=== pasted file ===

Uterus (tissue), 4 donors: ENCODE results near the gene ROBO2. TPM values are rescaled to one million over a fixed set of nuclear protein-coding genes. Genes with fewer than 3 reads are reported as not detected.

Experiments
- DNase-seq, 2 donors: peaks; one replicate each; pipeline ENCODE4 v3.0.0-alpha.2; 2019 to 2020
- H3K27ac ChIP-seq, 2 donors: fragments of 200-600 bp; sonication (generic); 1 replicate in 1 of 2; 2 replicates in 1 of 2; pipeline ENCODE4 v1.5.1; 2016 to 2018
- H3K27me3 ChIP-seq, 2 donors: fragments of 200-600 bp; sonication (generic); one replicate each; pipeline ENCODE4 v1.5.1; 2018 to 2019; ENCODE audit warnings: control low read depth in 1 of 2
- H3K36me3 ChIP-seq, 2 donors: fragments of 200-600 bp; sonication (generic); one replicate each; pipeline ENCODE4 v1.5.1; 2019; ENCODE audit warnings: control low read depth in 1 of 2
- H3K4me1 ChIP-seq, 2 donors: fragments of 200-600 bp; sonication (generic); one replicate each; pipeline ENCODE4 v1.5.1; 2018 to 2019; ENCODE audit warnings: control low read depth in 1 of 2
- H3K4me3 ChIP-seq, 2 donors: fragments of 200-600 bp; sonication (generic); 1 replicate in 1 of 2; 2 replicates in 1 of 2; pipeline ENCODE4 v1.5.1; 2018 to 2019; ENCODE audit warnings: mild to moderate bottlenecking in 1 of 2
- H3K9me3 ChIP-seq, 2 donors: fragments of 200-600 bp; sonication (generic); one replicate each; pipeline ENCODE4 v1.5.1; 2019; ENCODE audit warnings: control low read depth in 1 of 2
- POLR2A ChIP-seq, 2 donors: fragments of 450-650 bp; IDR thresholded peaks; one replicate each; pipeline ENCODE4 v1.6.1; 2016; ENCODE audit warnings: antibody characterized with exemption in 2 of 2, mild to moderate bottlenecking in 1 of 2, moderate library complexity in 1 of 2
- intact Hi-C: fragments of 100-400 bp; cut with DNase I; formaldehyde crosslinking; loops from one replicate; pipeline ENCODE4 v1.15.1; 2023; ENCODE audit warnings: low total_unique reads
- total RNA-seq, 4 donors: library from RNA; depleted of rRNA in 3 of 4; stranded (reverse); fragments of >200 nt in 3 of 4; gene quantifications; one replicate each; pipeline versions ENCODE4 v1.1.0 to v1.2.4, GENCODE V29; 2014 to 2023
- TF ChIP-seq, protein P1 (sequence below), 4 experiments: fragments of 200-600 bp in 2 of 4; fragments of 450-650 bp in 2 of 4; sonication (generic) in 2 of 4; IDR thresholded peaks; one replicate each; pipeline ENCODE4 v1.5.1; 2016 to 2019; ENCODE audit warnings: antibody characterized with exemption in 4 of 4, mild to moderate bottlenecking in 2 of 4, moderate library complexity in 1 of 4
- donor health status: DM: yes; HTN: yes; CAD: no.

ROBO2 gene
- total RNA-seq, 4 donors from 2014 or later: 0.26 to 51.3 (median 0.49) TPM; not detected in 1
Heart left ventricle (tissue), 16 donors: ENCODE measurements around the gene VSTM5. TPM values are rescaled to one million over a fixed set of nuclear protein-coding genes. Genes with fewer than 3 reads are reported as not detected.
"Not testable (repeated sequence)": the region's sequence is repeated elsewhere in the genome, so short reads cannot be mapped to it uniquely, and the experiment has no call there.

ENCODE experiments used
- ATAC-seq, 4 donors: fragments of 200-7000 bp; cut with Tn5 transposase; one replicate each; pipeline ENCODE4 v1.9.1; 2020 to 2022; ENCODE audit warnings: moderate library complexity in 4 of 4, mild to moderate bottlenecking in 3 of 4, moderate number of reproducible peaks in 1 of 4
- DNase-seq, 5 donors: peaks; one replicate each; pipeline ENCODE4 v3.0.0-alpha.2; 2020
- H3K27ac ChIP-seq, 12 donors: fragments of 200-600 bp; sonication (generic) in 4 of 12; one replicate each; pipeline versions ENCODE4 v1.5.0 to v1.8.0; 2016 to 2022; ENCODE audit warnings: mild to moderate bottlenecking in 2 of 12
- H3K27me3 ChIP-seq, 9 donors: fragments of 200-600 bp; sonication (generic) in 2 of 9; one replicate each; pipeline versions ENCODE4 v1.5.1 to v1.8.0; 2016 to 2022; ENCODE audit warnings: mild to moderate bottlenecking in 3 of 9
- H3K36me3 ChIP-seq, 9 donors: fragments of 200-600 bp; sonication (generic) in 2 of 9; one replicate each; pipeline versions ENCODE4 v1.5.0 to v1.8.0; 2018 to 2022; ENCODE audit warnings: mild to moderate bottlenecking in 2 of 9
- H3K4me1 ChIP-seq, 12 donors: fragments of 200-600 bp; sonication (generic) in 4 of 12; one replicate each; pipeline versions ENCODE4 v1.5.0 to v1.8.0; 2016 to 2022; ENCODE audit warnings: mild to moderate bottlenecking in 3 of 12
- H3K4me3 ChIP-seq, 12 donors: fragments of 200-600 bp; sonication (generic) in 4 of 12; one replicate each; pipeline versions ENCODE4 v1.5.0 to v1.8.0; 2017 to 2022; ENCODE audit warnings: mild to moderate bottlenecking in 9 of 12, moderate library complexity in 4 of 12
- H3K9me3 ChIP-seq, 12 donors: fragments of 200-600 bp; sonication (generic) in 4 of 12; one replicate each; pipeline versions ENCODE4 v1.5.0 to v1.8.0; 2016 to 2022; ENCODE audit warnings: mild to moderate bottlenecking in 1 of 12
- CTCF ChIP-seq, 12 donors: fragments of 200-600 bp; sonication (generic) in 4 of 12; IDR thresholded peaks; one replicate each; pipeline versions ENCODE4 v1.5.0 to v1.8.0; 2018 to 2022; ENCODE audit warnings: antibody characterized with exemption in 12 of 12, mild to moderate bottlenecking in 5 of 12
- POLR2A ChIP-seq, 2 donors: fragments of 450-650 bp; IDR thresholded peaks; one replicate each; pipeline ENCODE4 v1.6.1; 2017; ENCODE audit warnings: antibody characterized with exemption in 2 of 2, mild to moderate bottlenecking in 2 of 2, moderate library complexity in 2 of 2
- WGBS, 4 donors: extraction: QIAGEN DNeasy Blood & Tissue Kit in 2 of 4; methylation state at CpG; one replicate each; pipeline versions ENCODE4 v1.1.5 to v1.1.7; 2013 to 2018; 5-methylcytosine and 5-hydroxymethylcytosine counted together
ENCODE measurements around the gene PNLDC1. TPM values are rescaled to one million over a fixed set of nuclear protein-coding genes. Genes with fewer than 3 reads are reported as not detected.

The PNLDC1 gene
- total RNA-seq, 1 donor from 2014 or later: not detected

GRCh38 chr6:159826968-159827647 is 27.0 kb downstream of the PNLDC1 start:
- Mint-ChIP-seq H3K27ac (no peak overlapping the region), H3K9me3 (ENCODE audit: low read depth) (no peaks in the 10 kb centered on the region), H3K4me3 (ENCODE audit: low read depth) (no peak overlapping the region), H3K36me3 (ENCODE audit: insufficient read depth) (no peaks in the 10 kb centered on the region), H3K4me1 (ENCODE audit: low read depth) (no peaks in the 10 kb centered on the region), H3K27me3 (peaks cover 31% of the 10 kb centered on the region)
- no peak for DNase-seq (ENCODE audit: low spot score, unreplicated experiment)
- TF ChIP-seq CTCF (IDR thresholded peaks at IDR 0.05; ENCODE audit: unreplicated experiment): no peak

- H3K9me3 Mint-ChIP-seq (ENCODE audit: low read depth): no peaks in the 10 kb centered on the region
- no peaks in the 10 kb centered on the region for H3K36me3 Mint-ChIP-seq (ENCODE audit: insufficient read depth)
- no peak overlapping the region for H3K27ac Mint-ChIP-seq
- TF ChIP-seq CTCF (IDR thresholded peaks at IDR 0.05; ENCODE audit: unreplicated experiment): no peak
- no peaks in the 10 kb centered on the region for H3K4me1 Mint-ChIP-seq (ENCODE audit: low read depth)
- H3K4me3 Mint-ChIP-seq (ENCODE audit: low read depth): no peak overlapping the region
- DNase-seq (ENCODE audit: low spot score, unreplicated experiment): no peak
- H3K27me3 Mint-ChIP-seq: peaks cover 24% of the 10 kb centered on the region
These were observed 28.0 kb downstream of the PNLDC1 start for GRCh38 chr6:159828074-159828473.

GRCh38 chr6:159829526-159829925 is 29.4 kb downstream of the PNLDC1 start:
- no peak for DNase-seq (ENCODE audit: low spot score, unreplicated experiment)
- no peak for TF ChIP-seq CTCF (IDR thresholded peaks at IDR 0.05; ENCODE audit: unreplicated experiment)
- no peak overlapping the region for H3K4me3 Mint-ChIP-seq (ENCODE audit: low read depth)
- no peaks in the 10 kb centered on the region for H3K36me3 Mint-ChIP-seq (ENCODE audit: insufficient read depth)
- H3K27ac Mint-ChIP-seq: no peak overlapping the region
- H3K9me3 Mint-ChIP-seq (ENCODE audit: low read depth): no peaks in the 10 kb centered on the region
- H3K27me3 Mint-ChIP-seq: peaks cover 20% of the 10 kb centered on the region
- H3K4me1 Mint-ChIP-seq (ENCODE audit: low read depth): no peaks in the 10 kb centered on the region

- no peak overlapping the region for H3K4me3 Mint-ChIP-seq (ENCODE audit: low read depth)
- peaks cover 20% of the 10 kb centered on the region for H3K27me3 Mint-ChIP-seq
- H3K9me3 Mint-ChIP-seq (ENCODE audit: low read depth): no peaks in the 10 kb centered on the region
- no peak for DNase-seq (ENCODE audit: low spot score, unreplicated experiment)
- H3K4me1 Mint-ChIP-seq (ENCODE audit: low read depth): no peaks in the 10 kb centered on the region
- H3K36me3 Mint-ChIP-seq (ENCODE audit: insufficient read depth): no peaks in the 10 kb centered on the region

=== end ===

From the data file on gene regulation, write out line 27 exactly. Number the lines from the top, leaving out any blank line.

- H3K9me3 ChIP-seq, 12 donors: fragments of 200-600 bp; sonication (generic) in 4 of 12; one replicate each; pipeline versions ENCODE4 v1.5.0 to v1.8.0; 2016 to 2022; ENCODE audit warnings: mild to moderate bottlenecking in 1 of 12